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Research Article  |   June 1995
Performance of Americans and Israelis With Cerebrovascular Accident on the Loewenstein Occupational Therapy Cognitive Assessment (LOTCA)
Author Affiliations
  • Sharon A. Cermak, EdD, OTR/L, is Professor of Occupational Therapy, Boston University, Sargent College of Allied Health Professions, Department of Occupational Therapy, 635 Commonwealth Avenue, Boston, Massachusetts 02215
  • Noomi Katz, PhD, OTR, is Associate Professor of Occupational Therapy, Hebrew University, School of Occupational Therapy, Jerusalem, Israel
  • Elizabeth McGuire is a graduate student, Boston University, Sargent College of Allied Health Professions, Department of Occupational Therapy, Boston, Massachusetts
  • Sara Greenbaum, OTR, is Senior Occupational Therapist, Loewenstein Rehabilitation Hospital, Department of Occupational Therapy, Rannana, Israel
  • Chrys Peralta, MSOT, OTR/L, is Occupational Therapist, Massachusetts Eye and Ear Infirmary, Vision Rehabilitation Service, Boston, Massachusetts
  • Valerie Maser-Flanagan, MS, OTR/L, is Senior Occupational Therapist, Spaulding Hospital and Rehabilitation Center, Department of Occupational Therapy, Boston, Massachusetts
Article Information
Neurologic Conditions / Stroke / Special Issue on Stroke
Research Article   |   June 1995
Performance of Americans and Israelis With Cerebrovascular Accident on the Loewenstein Occupational Therapy Cognitive Assessment (LOTCA)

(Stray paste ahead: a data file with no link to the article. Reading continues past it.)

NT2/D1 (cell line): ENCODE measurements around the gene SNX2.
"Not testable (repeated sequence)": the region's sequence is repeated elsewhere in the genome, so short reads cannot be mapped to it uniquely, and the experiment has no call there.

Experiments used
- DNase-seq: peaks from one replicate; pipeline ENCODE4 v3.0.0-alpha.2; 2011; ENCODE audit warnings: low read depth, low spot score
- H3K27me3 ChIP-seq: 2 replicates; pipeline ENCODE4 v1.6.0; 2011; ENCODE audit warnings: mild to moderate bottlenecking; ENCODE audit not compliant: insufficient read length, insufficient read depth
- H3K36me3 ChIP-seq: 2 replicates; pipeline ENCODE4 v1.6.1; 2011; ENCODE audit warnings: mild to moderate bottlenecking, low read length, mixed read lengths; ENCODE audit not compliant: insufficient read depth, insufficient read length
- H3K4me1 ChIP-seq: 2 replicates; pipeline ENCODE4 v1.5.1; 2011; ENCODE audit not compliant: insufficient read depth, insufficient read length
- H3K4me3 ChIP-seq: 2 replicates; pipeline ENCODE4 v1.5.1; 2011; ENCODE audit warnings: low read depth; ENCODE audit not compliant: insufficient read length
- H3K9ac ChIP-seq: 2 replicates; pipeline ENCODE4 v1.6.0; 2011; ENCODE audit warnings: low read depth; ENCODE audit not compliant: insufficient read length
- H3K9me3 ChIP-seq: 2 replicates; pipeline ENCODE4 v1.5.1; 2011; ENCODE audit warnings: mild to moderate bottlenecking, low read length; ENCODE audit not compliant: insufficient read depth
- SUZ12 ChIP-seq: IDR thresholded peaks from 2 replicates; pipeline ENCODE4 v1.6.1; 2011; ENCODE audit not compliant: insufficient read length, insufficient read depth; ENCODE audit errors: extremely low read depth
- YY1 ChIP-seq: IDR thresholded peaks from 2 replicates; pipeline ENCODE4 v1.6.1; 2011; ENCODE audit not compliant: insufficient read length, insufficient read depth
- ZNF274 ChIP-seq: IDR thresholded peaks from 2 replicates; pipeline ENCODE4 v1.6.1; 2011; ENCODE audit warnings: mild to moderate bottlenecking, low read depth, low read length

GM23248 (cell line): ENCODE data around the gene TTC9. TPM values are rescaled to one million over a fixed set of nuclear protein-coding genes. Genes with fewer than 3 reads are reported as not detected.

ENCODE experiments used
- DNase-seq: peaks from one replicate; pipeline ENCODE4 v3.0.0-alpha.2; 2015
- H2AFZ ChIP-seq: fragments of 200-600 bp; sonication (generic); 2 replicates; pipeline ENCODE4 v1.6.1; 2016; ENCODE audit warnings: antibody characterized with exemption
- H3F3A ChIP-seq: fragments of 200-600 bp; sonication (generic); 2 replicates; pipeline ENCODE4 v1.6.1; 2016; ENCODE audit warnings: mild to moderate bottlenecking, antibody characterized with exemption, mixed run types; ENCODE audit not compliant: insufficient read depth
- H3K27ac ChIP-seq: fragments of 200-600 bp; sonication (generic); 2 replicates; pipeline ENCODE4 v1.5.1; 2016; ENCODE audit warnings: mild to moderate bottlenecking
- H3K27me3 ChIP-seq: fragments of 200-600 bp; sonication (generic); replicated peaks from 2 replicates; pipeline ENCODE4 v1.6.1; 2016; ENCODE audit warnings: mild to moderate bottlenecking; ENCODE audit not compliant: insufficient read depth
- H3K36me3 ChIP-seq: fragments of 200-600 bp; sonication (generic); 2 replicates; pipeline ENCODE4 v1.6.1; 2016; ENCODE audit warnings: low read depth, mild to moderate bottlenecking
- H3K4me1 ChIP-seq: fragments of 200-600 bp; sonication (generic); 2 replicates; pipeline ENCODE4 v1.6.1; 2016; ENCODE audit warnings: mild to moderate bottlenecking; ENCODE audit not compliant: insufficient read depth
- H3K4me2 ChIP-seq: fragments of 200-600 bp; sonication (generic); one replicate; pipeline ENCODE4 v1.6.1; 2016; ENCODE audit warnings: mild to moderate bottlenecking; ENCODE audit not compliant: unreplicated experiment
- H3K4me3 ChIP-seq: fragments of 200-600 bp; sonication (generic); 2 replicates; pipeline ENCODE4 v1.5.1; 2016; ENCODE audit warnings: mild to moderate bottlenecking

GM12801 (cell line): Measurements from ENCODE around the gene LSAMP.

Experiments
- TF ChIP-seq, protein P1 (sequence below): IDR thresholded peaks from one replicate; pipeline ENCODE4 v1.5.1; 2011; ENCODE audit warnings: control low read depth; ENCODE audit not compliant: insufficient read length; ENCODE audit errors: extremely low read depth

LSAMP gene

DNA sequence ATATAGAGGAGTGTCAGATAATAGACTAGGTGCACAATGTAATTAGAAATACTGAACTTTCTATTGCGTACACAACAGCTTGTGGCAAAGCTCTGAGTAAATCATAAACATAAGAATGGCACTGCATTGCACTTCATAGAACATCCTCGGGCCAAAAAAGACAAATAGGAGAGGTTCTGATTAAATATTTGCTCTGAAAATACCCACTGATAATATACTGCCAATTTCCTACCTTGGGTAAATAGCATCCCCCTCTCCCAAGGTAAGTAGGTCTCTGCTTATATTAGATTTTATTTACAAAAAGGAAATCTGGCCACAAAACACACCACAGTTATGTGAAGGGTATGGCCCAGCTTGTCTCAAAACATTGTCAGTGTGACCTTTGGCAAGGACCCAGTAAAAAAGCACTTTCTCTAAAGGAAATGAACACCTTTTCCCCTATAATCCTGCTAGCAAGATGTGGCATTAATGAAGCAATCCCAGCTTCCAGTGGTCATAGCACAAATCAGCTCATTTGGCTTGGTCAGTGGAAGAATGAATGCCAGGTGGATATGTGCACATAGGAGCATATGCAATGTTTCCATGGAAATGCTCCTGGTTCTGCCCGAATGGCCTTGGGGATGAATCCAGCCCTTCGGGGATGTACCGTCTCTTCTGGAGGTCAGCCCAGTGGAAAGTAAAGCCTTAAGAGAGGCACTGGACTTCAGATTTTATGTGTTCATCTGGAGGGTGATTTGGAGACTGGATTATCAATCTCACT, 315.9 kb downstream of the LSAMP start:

American Journal of Occupational Therapy, June 1995, Vol. 49, 500-506. doi:10.5014/ajot.49.6.500
American Journal of Occupational Therapy, June 1995, Vol. 49, 500-506. doi:10.5014/ajot.49.6.500
Abstract

Objective. The Loewenstein Occupational Therapy Cognitive Assessment (LOTCA) measures the cognitive performance of persons with cerebrovascular accident(CVA). Although this assessment was developed and standardized in Israel, it is frequently used in the United States. The purpose of this study was to identify whether differences in performance on the LOTCA existed between Americans and Israelis who have had strokes. Additionally, this study was designed to compare the performance of persons with right CVA with the performance of persons with left CVA because the normative data for the LOTCA does not include separate information for these two groups.

Method. The LOTCA was administered to 25 Americans with CVA (19 right CVA and 6 left CVA) and 56 Israelis with CVA (26 right CVA and 30 left CVA).

Results. On the majority of LOTCA subtests, there were no significant differences between American and Israeli subjects. Only one subtest, Orientation to Time, revealed significant differences between Americans and Israeli subjects both for subjects with right CVA and subjects with left CVA. Examination of subjects with right CVA versus subjects with left CVA also indicated few differences. Only one subtest, Pegboard Construction, revealed significant differences between subjects with right CVA and subjects with left CVA for both American and Israeli subjects.

Conclusion. The LOTCA is an appropriate tool for occupational therapists to use in assessing Americans who have had strokes. In addition, for the most part, the subtests of the LOTCA assess cognitive-perceptual abilities that are not specific to the right or left cerebral hemisphere.